Fifty years ago, Neil Armstrong's famous first steps on the surface of the Moon demonstrated both ground-breaking technical expertise and immense political will. Science and technology have made considerable progress since then, so why was the last manned mission to the Moon in 1972? In his new book, Returning People to the Moon After Apollo, former Apollo engineer Pat Norris gives a detailed account of the Apollo missions and of the Soviet program that was the other competitor in the race to the Moon, and asks why more people have not landed on the Moon in the decades since. He also assesses today's programs and weighs up who will likely be the next to walk on the Moon and when.
In the opening chapters, Norris outlines in detail why the US decided to embark on a mission to send humans to the Moon in the first place. He then goes on to describe the technical and managerial advances necessary to send humans there, and gives a detailed account of the first Moon landing using supporting photographs and diagrams. NASA originally planned for ten Moon landings - Apollo 11 through 20 - and in the second half of the book, Norris explores why returning people to the Moon has not been prioritized over the past forty years.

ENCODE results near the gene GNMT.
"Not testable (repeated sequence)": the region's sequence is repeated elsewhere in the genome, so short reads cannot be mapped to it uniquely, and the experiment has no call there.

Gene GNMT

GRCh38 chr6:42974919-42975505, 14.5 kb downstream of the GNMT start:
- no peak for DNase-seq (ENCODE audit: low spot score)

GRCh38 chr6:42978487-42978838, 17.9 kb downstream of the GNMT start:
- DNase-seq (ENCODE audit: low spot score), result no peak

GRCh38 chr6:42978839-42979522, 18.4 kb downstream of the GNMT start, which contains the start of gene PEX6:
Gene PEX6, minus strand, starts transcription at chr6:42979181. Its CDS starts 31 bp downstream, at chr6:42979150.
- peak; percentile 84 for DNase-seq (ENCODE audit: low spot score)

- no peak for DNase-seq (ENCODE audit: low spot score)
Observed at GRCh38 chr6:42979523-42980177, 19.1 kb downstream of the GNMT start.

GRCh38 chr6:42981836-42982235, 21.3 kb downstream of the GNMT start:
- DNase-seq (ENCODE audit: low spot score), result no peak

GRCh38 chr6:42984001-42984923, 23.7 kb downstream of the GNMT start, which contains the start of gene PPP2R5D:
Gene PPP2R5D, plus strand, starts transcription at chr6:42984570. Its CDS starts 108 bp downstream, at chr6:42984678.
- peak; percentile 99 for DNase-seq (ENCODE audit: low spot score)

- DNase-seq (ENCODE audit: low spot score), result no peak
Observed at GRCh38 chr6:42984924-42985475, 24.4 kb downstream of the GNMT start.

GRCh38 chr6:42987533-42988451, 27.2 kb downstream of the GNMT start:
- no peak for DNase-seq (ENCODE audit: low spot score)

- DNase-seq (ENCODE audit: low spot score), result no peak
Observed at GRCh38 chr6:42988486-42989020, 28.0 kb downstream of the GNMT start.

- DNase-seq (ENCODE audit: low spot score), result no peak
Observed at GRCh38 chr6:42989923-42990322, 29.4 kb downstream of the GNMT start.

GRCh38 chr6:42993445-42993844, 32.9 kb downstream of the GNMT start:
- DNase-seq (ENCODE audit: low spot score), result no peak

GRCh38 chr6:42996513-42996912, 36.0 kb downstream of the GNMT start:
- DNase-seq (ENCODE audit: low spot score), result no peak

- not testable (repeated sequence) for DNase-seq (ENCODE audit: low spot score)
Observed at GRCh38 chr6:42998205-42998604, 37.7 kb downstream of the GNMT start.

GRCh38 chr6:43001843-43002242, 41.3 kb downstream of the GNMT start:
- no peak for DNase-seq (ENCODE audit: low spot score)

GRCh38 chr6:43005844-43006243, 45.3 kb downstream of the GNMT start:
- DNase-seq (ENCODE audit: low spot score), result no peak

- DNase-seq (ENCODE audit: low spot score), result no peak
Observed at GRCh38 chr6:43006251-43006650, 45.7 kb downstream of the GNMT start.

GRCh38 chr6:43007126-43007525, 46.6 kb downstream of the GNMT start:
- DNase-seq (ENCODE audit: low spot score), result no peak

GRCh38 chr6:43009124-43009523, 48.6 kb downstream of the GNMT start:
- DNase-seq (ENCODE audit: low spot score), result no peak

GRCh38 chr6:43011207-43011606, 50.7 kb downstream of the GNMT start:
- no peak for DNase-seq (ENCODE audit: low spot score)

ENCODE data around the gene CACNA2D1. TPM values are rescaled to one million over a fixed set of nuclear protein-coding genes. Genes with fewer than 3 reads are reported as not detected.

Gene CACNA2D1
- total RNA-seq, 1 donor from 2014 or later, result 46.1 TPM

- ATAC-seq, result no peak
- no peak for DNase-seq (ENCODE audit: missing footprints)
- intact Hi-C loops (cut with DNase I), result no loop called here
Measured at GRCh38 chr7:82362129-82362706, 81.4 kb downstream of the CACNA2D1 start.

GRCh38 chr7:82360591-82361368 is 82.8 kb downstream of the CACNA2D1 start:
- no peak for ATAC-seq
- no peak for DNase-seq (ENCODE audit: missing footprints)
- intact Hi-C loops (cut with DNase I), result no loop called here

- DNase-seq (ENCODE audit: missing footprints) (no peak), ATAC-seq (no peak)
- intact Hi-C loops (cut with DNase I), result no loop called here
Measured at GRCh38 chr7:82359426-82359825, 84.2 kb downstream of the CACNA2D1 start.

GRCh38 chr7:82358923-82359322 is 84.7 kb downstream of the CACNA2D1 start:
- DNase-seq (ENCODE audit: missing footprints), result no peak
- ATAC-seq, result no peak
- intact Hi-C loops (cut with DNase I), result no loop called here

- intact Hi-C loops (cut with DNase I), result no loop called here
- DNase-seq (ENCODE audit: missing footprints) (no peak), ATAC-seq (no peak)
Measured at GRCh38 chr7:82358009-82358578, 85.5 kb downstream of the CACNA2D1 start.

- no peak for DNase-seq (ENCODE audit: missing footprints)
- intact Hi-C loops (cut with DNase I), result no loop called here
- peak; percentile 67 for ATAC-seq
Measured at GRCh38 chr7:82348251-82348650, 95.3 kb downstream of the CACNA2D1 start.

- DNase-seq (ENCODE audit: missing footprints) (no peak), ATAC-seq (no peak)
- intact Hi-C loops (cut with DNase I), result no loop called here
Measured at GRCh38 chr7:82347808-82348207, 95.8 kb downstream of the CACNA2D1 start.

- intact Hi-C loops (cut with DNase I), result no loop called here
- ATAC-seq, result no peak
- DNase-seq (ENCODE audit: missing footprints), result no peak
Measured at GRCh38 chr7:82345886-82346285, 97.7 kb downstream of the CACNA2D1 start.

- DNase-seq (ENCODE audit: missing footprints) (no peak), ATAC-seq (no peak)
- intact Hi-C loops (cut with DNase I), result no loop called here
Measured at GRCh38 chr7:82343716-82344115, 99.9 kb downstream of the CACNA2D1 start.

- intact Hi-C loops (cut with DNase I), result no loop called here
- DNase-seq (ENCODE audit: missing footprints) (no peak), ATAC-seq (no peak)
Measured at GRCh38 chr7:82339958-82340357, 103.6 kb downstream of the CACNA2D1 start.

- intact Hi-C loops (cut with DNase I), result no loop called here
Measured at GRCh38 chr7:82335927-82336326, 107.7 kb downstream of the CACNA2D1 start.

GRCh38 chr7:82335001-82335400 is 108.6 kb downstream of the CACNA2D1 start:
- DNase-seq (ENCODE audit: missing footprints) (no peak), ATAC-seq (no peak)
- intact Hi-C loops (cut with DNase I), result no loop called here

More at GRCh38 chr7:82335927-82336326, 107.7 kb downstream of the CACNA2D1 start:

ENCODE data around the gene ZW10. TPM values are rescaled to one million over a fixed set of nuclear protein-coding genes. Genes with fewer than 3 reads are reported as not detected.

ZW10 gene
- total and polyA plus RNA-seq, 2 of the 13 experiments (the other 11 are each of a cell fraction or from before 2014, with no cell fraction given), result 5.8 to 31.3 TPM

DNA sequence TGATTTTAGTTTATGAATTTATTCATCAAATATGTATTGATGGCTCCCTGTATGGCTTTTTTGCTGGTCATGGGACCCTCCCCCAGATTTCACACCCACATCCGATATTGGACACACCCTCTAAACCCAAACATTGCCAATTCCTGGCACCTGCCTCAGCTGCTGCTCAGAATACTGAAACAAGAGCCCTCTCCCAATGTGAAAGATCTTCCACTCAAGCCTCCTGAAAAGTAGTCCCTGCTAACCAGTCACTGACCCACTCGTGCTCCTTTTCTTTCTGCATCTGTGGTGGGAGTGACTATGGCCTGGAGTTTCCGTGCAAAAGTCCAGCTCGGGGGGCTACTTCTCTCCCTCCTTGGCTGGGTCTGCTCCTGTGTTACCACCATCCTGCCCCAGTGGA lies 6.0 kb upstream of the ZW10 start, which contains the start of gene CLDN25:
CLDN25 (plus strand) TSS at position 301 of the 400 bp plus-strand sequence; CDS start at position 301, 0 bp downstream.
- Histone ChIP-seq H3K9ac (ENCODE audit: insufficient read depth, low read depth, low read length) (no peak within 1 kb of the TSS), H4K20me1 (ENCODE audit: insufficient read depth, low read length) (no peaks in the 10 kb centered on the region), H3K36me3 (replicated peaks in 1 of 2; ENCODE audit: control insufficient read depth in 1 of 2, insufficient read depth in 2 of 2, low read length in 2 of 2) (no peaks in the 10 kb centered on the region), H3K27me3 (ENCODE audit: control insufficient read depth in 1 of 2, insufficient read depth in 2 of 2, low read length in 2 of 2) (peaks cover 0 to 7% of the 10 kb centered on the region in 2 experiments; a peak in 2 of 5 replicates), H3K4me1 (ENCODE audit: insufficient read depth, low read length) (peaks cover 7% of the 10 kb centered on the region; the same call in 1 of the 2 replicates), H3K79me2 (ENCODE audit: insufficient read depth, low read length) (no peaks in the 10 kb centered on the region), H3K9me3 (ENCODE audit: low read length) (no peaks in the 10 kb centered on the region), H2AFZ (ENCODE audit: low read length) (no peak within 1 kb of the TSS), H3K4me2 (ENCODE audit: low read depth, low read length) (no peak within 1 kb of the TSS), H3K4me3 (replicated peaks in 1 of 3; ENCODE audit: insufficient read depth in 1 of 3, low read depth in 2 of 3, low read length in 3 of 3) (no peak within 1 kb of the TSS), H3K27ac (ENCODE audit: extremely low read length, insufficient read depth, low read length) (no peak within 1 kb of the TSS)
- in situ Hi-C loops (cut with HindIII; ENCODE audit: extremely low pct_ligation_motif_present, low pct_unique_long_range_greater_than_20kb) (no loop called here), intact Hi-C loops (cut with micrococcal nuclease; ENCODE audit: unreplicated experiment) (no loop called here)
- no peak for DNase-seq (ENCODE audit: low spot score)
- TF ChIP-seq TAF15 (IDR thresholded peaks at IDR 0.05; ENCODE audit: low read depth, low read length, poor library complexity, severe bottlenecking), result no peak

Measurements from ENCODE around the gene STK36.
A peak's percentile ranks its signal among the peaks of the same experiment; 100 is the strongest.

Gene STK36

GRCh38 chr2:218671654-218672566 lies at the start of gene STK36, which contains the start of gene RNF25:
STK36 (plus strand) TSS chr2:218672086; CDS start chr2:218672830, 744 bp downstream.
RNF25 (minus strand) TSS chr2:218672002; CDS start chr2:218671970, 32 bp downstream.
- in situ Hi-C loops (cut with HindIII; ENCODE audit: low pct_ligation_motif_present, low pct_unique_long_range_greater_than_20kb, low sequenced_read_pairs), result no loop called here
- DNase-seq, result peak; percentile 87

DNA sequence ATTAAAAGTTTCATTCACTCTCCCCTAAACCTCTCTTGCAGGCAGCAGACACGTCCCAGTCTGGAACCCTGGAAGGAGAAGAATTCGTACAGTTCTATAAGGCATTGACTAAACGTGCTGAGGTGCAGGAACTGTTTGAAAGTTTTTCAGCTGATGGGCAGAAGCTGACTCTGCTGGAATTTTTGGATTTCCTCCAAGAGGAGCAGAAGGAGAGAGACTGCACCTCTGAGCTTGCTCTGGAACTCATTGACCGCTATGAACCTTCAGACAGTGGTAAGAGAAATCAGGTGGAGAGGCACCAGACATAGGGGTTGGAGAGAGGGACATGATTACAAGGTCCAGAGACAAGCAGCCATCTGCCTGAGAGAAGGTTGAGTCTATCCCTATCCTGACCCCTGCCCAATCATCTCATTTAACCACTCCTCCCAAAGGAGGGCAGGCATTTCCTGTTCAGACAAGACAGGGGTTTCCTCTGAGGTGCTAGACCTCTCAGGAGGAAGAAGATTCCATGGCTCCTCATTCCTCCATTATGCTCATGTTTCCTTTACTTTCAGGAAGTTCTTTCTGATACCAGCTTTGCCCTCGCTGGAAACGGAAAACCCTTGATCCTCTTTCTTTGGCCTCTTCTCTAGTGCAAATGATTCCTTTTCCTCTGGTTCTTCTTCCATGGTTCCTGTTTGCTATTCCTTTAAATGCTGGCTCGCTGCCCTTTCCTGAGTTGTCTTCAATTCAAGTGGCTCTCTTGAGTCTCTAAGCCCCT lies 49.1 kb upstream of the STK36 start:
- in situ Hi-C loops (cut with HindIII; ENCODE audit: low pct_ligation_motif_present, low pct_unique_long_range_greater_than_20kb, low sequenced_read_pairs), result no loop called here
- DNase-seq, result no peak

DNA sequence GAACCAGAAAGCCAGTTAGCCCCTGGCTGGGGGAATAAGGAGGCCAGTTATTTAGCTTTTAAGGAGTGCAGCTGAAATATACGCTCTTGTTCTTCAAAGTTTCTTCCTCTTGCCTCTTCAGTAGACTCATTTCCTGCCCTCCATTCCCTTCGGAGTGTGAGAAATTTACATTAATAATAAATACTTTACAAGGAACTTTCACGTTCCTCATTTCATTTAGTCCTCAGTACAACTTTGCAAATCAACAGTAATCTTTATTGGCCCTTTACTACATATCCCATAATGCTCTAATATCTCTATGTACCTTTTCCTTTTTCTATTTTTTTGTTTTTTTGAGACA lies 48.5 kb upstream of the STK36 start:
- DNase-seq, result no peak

"The May 1961 decision to send men to the Moon was taken on Cold War strategic political grounds. The main motivation was not to advance science or to explore the universe," explains Norris. "Apollo happened because its success was made a national strategic priority with a budget to match for several years."
Norris contrasts this with the bungled Soviet program which was ultimately cancelled after repeated failures of their giant N1 launcher. In the final chapters of the book, he assesses who might be in a position to launch a new mission to the Moon and when this might happen. For the first time since the 1970s there are realistic schedules for people to once again walk on the Moon. Who will be the next to do it? The United States, China, or a private company?
Pat Norris spent 50 years working on space projects including the Apollo Moon landings as a NASA contractor and the Hubble Space Telescope as a European Space Agency program manager. Since 1980, he has worked for the company CGI, and he is currently a part-time consultant to its Space Business Unit. Norris is the author of two books on space surveillance as well as many articles, book chapters and conference presentations on all aspects of space. He was awarded the Apollo Individual Achievement Award in 1969 and the Sir Arthur Clarke Lifetime Achievement Award in 2016.
Returning People to the Moon After Apollo: Will It Be Another Fifty Years?
2019, 231 p. 88 illus.
Softcover €29.95 | £24.99 | $34.99 |
Also available as an eBook